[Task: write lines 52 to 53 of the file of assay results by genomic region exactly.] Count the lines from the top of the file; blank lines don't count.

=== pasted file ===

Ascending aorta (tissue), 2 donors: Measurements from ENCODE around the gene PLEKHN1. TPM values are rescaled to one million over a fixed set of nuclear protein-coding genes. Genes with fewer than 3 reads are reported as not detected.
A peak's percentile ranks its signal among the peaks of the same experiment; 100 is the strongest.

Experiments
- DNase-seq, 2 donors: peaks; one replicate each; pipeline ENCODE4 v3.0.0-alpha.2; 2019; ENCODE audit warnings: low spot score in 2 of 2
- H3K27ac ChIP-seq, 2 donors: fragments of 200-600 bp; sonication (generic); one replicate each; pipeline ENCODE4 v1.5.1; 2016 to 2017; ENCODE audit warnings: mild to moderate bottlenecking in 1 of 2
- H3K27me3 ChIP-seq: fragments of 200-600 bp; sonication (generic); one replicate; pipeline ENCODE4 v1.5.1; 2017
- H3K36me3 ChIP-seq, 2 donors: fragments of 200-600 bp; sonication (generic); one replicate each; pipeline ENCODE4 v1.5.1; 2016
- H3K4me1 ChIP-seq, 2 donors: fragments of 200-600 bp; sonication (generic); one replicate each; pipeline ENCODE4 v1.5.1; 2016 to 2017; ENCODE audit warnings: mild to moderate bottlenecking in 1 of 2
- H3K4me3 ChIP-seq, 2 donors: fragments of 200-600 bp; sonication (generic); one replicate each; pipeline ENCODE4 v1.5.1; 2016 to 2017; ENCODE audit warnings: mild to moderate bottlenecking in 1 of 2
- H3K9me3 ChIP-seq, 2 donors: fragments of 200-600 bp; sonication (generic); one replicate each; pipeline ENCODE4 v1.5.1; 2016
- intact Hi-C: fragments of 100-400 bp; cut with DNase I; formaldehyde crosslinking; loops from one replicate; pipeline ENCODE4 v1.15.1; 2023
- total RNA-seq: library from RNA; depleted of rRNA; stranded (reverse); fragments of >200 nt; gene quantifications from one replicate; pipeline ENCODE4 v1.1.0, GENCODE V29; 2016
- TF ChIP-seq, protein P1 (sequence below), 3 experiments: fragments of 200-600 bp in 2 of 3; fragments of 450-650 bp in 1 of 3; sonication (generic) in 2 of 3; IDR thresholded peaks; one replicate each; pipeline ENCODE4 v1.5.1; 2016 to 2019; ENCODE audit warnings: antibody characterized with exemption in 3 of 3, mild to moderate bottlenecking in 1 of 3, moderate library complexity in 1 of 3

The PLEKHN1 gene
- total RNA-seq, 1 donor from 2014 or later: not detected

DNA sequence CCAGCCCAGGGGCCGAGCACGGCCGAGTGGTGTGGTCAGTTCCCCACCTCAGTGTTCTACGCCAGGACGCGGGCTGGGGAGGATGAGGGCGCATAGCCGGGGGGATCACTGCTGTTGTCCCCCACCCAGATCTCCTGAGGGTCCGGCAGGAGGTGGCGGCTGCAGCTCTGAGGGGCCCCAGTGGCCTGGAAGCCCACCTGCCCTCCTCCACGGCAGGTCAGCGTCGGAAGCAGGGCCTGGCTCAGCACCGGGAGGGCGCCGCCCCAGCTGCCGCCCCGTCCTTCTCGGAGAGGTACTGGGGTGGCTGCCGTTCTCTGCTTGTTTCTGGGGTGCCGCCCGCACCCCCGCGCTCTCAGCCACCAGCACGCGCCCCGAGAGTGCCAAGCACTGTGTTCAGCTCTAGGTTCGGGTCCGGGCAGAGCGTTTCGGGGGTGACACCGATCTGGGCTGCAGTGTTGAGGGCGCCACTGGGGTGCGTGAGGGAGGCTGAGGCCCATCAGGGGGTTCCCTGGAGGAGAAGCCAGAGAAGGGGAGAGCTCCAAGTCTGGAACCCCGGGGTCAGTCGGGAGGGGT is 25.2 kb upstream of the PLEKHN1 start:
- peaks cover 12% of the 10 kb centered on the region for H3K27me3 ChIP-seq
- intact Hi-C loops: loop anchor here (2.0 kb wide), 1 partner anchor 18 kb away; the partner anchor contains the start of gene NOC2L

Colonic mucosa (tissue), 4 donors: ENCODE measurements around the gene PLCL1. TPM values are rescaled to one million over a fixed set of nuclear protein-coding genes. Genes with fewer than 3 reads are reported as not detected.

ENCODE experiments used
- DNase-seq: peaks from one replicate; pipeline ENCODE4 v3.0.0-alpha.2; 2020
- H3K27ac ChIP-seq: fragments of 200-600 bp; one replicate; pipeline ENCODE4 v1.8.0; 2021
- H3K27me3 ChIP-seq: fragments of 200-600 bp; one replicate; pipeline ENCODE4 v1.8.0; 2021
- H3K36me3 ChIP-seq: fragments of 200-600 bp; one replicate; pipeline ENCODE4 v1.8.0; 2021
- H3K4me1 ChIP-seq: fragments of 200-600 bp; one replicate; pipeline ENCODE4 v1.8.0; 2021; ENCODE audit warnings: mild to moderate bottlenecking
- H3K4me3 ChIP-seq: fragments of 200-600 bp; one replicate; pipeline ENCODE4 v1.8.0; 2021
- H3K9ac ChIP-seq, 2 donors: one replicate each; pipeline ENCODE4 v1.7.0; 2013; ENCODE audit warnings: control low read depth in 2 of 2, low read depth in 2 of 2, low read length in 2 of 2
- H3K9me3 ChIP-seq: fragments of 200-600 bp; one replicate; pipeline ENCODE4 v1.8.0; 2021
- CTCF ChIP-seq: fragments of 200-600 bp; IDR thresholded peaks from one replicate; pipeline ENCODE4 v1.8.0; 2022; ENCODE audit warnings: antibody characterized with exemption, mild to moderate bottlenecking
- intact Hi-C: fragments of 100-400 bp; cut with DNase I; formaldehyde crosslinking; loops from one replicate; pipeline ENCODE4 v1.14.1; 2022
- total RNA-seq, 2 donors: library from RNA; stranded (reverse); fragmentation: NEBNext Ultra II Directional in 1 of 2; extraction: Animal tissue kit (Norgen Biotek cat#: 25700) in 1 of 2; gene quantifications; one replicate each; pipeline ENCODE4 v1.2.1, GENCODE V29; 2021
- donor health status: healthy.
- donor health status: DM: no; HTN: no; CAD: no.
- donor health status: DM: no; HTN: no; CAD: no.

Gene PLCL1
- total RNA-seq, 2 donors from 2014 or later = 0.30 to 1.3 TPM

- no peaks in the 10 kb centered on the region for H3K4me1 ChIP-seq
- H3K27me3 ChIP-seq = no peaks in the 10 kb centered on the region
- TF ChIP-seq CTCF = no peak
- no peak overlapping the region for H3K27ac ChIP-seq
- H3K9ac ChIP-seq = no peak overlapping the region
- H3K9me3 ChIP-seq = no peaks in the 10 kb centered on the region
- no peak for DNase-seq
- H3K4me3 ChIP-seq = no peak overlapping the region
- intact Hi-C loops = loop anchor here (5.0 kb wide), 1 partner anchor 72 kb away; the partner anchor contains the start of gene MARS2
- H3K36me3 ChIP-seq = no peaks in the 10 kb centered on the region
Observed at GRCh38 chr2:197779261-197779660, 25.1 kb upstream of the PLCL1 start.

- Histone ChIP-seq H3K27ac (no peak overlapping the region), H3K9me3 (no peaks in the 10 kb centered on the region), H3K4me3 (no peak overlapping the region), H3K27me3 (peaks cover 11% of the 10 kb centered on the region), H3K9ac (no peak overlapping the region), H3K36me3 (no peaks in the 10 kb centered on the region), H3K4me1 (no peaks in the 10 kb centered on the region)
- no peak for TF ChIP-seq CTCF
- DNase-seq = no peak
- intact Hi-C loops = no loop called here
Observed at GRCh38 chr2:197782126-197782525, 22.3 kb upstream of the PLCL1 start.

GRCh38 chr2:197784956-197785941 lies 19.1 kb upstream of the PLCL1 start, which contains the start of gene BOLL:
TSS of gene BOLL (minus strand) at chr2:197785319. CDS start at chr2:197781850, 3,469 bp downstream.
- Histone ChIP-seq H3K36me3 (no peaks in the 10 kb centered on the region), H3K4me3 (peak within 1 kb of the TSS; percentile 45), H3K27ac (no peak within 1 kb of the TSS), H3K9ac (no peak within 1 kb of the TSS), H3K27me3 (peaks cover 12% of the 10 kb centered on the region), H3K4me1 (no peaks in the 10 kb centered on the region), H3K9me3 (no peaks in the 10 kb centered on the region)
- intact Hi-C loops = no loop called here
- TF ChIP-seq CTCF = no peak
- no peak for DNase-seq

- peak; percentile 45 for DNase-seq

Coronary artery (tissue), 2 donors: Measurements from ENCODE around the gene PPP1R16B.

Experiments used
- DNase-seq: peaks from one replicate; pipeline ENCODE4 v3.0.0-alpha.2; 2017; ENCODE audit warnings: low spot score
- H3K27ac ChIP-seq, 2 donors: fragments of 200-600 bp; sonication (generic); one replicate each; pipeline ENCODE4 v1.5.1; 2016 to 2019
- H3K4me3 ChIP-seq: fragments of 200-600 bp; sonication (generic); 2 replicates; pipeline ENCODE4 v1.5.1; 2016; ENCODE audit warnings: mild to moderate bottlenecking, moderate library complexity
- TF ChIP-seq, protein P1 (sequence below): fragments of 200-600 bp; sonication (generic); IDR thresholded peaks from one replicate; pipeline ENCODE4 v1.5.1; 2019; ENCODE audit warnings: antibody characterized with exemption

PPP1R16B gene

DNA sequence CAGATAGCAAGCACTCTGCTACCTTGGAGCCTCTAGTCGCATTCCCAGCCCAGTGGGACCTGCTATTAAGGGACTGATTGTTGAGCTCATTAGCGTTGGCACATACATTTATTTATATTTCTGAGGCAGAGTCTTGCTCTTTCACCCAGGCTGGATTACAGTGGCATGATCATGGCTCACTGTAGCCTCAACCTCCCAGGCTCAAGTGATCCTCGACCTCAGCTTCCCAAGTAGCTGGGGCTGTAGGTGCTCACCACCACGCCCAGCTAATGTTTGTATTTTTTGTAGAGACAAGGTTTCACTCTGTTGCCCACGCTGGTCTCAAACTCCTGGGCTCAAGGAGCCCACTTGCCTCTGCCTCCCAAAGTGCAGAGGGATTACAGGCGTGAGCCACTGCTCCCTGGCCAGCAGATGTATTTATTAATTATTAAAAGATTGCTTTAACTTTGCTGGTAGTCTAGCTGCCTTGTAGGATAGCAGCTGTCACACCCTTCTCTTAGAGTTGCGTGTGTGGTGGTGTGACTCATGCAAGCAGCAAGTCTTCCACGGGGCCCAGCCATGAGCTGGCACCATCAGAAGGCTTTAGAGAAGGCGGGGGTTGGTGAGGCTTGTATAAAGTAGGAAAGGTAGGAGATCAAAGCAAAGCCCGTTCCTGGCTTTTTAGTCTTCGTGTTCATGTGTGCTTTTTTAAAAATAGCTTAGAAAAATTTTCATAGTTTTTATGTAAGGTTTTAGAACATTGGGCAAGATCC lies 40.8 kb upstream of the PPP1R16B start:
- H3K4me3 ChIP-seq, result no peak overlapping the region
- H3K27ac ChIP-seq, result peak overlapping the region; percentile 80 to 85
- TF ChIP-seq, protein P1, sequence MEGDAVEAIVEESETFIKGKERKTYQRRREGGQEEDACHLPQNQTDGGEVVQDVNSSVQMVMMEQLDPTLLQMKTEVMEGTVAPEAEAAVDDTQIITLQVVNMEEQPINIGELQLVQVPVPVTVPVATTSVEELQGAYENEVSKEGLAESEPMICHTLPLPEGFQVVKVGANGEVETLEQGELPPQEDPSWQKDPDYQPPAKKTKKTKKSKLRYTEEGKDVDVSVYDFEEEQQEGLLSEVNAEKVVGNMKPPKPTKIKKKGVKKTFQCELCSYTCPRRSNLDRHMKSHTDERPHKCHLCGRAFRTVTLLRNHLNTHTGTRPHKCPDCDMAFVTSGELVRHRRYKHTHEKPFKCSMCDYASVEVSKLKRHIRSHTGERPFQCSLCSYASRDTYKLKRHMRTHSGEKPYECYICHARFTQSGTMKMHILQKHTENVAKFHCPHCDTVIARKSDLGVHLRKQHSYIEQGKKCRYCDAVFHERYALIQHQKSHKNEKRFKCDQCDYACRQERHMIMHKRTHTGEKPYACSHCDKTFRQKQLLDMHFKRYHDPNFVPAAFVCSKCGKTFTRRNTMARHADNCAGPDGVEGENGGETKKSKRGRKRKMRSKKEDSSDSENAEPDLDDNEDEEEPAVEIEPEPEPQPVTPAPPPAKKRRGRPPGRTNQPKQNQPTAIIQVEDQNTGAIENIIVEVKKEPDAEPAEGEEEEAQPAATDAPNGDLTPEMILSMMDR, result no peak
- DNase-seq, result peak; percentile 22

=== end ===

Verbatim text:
Observed at GRCh38 chr2:197782126-197782525, 22.3 kb upstream of the PLCL1 start.

GRCh38 chr2:197784956-197785941 lies 19.1 kb upstream of the PLCL1 start, which contains the start of gene BOLL: